To my suprise and delight, my husband took me couch shopping yesterday. He had funds set aside for another purpose which he spent on my desires intead. The beauty of it all has nothing to do with money, but rather that he wanted to give. Shopping is quite torturous to him, so not only was he giving to me monetarily, but he was sacrificing his time in a big way. To my delight, we found a beautiful, comfortable couch on sale, and a very cute little chair, for less than I imagined we would spend on a couch alone. We have the chair in our living room to replace the dog chewed chair, and the couch will be in my home in a couple weeks! (I’ll post pictures then.)

Contentment worked its way through to all aspects, my thoughts, my actions, my words. It permeated throughout all areas of my life. Contentment is good. It is the key to gratefulness. It is the view of life as better than okay, but rather, good. Contentment removes the desire for more and better, and kills pride. It allows room for giving instead of receiving.

Contentment does not make a good consumer, but I must admit, it was so fun to finally pick out a new couch.

amanda ∞

0 thoughts on “Lessons from my couch

  1. Acceptance-with-Joy says:

    I had a couch once that I decided was ugly too. I had just gotten divorced and I was pretty broke. I could not afford a new couch. I could barely afford my house payment and the minimum payment on the credit cards. When we divided our assets, I got the house which had equity in it and so to be fair the judge also allowed me to take all our combined credit debt. I got a roommate.

    When I could finally afford a couch, I learned that I had developed a couch shopping phobia. Afterall, I had the ugly couch for over 12-years. If I was purchasing something that would last that long, I wanted it to be just right. Every shopping trip was a disappointment. I left the store overwhelmed and uninspired.

    Then one day, I returned home. Oddly, neither my dog nor my roommate’s dog greeted me at the front door. As I made my way to the back of the house where the ugly couch resided, I starting noticing bits of foam on the floor. By the time I got to the family room, it looked like it had snowed. The dogs had eaten the ugly couch. The dogs were at the back sliding back door with their tails between their legs. They didn’t even turn around to look at me. They knew that they were BAD dogs.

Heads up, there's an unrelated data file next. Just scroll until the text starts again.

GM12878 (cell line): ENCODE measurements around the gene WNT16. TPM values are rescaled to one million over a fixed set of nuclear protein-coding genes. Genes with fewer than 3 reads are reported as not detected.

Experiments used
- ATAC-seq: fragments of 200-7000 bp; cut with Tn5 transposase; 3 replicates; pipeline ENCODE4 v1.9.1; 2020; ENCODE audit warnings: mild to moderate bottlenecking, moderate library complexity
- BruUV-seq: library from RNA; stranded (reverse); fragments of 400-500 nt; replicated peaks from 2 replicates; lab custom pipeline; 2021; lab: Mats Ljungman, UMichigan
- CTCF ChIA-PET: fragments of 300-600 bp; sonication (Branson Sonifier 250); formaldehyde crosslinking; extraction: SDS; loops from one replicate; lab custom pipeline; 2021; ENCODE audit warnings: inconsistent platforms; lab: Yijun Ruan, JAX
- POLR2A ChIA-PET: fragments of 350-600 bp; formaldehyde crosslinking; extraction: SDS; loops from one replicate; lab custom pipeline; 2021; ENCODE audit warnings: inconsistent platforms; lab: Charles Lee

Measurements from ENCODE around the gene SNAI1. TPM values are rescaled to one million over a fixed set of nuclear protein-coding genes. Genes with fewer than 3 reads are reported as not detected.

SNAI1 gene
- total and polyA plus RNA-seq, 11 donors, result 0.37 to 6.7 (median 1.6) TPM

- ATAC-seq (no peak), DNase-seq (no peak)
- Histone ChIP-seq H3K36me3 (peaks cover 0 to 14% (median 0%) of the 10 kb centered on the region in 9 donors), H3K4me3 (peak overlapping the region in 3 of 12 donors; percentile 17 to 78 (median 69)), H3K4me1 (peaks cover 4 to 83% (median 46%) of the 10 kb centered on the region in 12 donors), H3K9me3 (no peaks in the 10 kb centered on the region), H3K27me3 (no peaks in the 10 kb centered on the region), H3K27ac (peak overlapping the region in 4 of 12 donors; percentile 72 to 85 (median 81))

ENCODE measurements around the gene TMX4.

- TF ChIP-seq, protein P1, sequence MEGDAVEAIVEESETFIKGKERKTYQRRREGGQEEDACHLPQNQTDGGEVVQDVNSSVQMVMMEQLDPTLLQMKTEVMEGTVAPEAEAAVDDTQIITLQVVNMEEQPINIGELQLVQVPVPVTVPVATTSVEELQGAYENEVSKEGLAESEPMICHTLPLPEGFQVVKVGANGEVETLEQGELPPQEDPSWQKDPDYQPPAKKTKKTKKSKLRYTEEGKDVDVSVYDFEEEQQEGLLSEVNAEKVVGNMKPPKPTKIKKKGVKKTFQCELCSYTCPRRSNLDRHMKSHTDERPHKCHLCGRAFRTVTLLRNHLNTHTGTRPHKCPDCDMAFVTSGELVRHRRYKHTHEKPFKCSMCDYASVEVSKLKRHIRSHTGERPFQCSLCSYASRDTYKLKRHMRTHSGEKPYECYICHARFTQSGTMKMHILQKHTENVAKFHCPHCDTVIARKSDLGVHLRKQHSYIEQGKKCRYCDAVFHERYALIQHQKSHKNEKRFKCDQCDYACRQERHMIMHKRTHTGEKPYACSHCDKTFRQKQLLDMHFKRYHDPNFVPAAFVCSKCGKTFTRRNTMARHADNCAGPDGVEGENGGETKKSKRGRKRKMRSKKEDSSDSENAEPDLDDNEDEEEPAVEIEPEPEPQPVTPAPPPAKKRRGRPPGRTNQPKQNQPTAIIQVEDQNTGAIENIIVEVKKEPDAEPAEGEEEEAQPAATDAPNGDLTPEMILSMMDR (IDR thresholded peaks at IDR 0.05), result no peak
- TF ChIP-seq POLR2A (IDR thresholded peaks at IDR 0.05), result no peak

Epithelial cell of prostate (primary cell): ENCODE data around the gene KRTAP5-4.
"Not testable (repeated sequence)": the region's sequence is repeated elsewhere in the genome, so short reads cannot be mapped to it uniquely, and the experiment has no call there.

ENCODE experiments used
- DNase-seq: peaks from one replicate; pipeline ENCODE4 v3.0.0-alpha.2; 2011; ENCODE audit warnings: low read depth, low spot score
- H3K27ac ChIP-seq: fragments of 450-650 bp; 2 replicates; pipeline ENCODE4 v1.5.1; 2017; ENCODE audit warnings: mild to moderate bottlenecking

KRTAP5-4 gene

I went to the store that night and picked out a new couch. Because, while I still dreaded the thought of commiting to a couch, sitting on the floor was even less appealing.

    I can’t wait to see your photos!!!

    I’m laughing so hard. I can just envision the foam everywhere. I’m sure the dogs had fun.
    That’s motivation for making that purchase. 🙂
    amanda

  2. Sarah says:

    Amanda:
    I had to laugh at your heartfelt story =) I have an ugly old couch that was gifted to us (put a slipcover over it, and it’s not so bad!) My husband and I did go shopping for a couch, but just can’t justify the price (!) as long as we have a functional seating area . . . I once had a Sunday School teacher ask, “When a visitor comes into your home, what spiritual aroma do they smell?” This inspired me to concentrate more on how we treat those who come and showing them God’s love, rather than thinking of my decor. I’ve also noticed that if I make a negative comment at all, my husband gets very defensive and thinks that he hasn’t provided for me sufficiently (I have nothing to complain about – he’s taken care of me so well!)
    I really liked what you said “By waiting, I learned that self-gratification does not bring the same joy as patience. (And the only way to learn this is to wait.)” Thanks for this post.

    I know what you mean by the aroma of the home. Whenever pride tried to sneak in, I’d focus on that and just hoped the aroma of the couch would not be stronger than the aroma of God’s love. And I’d light a candle. 🙂
    Thanks for your comment. I love to hear of others honoring their husbands.
    amanda

  3. Jan says:

    I love this!! Because I think we’ve all had that feeling at one time or another. And because I whole heartedly agree with contentment and gratitude. But it also made me laugh because I had a love seat out of the same fabric for probably close to the same amount of time. Except I kept trying to save it because I had such a huge sentimental attachment to all the memories of times spent on it. The support structure gave way last summer…. I think my husband secretly had a huge party 😉 What a great gift your husband gave you!!

    So funny we had the same fabric. This also had sentimental value. It was the first couch we purchased after 5 years of marriage. We were so thrilled to have a couch that wasn’t a hand-me-down, and now it is ready to pass on.
    amanda